Sunday Scripture readings, Aug. 5, 2018: A question for reflection


The Catholic News Service column, “Speak to Me Lord,” offers reflections on the Sunday Scripture readings. (CNS/Nancy Wiechec)

August 5, Eighteenth Sunday in Ordinary Time

Cycle B
1) Ex 16:2-4, 12-15
 Psalm 78:3-4, 23-25, 54
2) Eph 4:17, 20-24
Gospel: Jn 6:24-35

 By Kevin Perrotta
Catholic News Service

Some years ago, I began to lead pilgrimage groups in the Holy Land. I noticed that the local guides urge pilgrims to carry a bottle of water and constantly remind them to drink. Now, it’s a hot land, so of course there’s a danger of getting dehydrated.

But at first, I was puzzled. Why the reminders? Don’t we naturally feel thirsty when we need to hydrate?

I asked my son, a physician, about this. Well, he said, there are physical conditions and medications that can interfere with the feeling of thirst so that you don’t feel thirsty even when you’re getting dehydrated. In a sense, you’re thirsty but don’t know it.

I was reminded of this by today’s Gospel.


Kevin Perrotta writes for the Catholic News Service Scripture column, “Speak to Me Lord.” (CNS photo/courtesy Kevin Perrotta)

Jesus creates a sensation by multiplying a few loaves of bread and a few fish into a meal for thousands. The next day he’s mobbed by people wanting him to do it again. This is understandable. Probably more than half the people in that society lived in constant hunger or on the edge of it. You bet they were drawn to Jesus!

Besides wanting them to have a good meal, Jesus performed the miracle to lead them to see something. He came as the answer to a profound need, which he alone can fill. He used their hunger — something they were painfully aware of — to help them grasp the importance of it.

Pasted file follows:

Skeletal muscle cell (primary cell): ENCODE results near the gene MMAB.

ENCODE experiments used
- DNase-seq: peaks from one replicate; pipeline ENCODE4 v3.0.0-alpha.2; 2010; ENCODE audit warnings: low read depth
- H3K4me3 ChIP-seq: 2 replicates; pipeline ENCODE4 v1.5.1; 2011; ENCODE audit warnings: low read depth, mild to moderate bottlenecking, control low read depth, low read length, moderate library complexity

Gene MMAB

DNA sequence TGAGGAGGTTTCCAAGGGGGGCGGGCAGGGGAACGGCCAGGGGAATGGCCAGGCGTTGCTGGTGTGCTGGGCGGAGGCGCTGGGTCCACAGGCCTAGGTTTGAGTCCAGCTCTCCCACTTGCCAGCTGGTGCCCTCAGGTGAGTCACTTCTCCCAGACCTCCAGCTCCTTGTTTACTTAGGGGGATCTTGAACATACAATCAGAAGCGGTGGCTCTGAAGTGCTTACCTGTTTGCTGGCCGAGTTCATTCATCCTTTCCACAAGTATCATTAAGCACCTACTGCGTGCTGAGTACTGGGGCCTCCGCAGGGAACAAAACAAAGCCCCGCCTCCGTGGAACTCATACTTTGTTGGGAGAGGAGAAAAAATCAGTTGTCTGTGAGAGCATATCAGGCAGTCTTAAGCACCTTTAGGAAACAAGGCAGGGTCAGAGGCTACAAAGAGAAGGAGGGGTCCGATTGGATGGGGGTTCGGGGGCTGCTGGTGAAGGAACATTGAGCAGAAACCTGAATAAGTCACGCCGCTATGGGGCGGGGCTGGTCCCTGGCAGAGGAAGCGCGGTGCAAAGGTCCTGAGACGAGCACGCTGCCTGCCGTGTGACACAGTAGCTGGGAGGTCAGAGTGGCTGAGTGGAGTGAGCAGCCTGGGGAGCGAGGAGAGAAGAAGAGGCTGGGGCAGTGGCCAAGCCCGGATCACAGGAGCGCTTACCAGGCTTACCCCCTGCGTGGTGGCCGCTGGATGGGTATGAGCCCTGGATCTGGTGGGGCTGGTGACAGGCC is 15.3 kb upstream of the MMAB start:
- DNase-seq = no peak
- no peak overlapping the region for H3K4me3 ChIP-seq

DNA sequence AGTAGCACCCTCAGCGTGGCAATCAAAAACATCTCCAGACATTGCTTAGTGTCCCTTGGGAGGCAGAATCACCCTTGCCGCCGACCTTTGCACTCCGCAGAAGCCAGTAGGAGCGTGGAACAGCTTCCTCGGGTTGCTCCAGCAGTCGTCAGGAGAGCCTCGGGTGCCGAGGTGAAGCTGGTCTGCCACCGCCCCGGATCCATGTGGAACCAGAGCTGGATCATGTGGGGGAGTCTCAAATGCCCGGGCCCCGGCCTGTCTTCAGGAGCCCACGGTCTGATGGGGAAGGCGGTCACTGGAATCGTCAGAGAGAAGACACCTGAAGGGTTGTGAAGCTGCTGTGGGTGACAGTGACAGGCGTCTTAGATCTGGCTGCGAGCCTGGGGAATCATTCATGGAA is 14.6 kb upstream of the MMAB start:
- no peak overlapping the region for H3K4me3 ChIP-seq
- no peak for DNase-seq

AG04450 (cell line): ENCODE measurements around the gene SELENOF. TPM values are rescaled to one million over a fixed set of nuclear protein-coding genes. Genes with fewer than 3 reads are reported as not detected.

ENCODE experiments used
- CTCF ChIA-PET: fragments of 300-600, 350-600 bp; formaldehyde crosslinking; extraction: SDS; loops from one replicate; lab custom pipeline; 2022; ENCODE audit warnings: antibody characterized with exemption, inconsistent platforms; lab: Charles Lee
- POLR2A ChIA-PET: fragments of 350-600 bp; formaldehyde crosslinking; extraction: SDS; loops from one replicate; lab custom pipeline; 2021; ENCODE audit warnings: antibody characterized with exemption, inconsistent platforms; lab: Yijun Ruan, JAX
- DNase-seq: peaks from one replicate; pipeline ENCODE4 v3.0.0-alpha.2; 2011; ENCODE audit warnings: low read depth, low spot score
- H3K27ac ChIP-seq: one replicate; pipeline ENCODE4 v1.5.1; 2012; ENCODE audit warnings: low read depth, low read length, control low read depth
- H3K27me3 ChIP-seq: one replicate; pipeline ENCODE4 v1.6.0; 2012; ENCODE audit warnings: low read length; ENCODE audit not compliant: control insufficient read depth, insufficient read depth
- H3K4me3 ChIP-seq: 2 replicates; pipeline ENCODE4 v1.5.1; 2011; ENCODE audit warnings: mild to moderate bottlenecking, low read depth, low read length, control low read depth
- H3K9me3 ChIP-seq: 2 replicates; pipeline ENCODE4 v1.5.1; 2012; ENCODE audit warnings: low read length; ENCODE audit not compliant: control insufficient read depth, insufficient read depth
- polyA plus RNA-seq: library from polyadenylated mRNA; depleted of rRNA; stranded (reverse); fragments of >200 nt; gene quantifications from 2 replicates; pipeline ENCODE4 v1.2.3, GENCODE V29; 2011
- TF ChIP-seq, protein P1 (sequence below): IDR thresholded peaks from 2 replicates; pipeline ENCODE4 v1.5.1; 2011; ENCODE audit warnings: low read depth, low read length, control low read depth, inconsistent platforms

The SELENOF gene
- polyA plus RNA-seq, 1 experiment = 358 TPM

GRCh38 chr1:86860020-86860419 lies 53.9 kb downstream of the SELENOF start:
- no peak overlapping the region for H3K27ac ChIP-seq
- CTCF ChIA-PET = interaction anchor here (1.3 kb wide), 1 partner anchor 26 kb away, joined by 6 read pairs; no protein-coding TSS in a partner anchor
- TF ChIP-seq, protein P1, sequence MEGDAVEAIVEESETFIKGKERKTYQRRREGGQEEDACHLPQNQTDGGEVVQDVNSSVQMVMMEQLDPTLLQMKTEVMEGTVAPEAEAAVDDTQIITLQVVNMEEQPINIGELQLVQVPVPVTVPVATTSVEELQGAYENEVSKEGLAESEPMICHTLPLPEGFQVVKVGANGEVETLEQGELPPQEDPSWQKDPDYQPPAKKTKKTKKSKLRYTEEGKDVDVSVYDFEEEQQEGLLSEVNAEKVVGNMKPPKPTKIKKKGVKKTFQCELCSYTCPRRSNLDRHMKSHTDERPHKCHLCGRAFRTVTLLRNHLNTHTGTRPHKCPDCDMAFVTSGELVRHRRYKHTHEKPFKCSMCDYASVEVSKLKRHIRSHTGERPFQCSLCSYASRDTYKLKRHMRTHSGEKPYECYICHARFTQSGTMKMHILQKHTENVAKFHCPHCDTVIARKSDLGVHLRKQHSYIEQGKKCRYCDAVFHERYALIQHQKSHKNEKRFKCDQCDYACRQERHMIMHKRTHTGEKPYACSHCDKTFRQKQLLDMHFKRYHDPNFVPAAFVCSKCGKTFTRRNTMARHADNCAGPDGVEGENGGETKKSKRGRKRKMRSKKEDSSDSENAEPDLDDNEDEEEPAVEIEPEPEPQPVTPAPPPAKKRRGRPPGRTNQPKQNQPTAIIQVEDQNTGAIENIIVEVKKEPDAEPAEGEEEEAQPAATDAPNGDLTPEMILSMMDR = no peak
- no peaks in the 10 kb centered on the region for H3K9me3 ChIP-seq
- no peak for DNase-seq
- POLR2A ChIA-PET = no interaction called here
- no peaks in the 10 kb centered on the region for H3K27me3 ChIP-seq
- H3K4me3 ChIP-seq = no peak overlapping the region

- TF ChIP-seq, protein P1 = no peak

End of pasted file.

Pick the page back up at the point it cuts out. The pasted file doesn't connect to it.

Jesus was offering them, in himself, a direct, personal, life-giving relationship with God as Father. The need for this is created into every human person. But many of us, like many in the crowd that day, don’t feel it very much. We’re like the pilgrims whose physical conditions and medications interfere with their feeling thirsty even when they’re dangerously dehydrated.

Preachers are like the guides who constantly remind the pilgrims to keep drinking. “Pray!” the preachers say. “Read the Bible! Receive Communion! Come to the one who can meet your deepest need!”

In response, a question we might ask ourselves is whether things inside us, things in the way we live, in the goals we have set for ourselves and the desires that drive us are diverting our attention from the need that nothing else but Jesus can meet. With a little quiet reflection, perhaps we could get in touch with our hunger beneath all hungers, our thirst beneath all thirsts.

Reflection Question:

What goals or desires are distracting you from the love of God?

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Perrotta is the editor and an author of the “Six Weeks With the Bible” series (Loyola Press), teaches part time at Siena Heights University and leads Holy Land pilgrimages. He lives in Ann Arbor, Michigan.

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